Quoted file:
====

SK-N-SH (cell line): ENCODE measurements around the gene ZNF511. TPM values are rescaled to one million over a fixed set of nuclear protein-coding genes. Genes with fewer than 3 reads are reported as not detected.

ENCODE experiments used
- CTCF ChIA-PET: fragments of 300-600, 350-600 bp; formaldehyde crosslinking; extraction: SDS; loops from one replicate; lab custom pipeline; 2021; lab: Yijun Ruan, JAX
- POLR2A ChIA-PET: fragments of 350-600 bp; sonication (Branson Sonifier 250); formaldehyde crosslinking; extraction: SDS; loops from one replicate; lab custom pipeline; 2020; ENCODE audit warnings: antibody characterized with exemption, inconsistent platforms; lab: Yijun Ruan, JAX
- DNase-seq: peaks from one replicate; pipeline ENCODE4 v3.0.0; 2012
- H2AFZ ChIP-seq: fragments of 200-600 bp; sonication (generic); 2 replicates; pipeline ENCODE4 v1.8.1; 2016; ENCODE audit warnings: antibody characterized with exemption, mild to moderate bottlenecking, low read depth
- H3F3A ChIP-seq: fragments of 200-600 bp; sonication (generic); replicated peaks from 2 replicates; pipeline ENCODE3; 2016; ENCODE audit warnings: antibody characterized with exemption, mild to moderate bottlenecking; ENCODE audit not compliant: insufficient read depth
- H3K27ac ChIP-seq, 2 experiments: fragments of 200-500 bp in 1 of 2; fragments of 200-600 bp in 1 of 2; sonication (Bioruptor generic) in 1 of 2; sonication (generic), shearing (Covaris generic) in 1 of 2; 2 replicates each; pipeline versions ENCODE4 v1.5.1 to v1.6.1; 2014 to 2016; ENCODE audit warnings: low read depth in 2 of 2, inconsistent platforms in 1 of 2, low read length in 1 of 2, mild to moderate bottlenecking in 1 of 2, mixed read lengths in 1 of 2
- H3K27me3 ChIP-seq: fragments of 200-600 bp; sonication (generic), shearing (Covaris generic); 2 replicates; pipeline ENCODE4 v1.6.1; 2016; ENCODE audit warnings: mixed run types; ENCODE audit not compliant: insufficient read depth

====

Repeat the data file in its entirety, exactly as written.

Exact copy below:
SK-N-SH (cell line): ENCODE measurements around the gene ZNF511. TPM values are rescaled to one million over a fixed set of nuclear protein-coding genes. Genes with fewer than 3 reads are reported as not detected.

ENCODE experiments used
- CTCF ChIA-PET: fragments of 300-600, 350-600 bp; formaldehyde crosslinking; extraction: SDS; loops from one replicate; lab custom pipeline; 2021; lab: Yijun Ruan, JAX
- POLR2A ChIA-PET: fragments of 350-600 bp; sonication (Branson Sonifier 250); formaldehyde crosslinking; extraction: SDS; loops from one replicate; lab custom pipeline; 2020; ENCODE audit warnings: antibody characterized with exemption, inconsistent platforms; lab: Yijun Ruan, JAX
- DNase-seq: peaks from one replicate; pipeline ENCODE4 v3.0.0; 2012
- H2AFZ ChIP-seq: fragments of 200-600 bp; sonication (generic); 2 replicates; pipeline ENCODE4 v1.8.1; 2016; ENCODE audit warnings: antibody characterized with exemption, mild to moderate bottlenecking, low read depth
- H3F3A ChIP-seq: fragments of 200-600 bp; sonication (generic); replicated peaks from 2 replicates; pipeline ENCODE3; 2016; ENCODE audit warnings: antibody characterized with exemption, mild to moderate bottlenecking; ENCODE audit not compliant: insufficient read depth
- H3K27ac ChIP-seq, 2 experiments: fragments of 200-500 bp in 1 of 2; fragments of 200-600 bp in 1 of 2; sonication (Bioruptor generic) in 1 of 2; sonication (generic), shearing (Covaris generic) in 1 of 2; 2 replicates each; pipeline versions ENCODE4 v1.5.1 to v1.6.1; 2014 to 2016; ENCODE audit warnings: low read depth in 2 of 2, inconsistent platforms in 1 of 2, low read length in 1 of 2, mild to moderate bottlenecking in 1 of 2, mixed read lengths in 1 of 2
- H3K27me3 ChIP-seq: fragments of 200-600 bp; sonication (generic), shearing (Covaris generic); 2 replicates; pipeline ENCODE4 v1.6.1; 2016; ENCODE audit warnings: mixed run types; ENCODE audit not compliant: insufficient read depth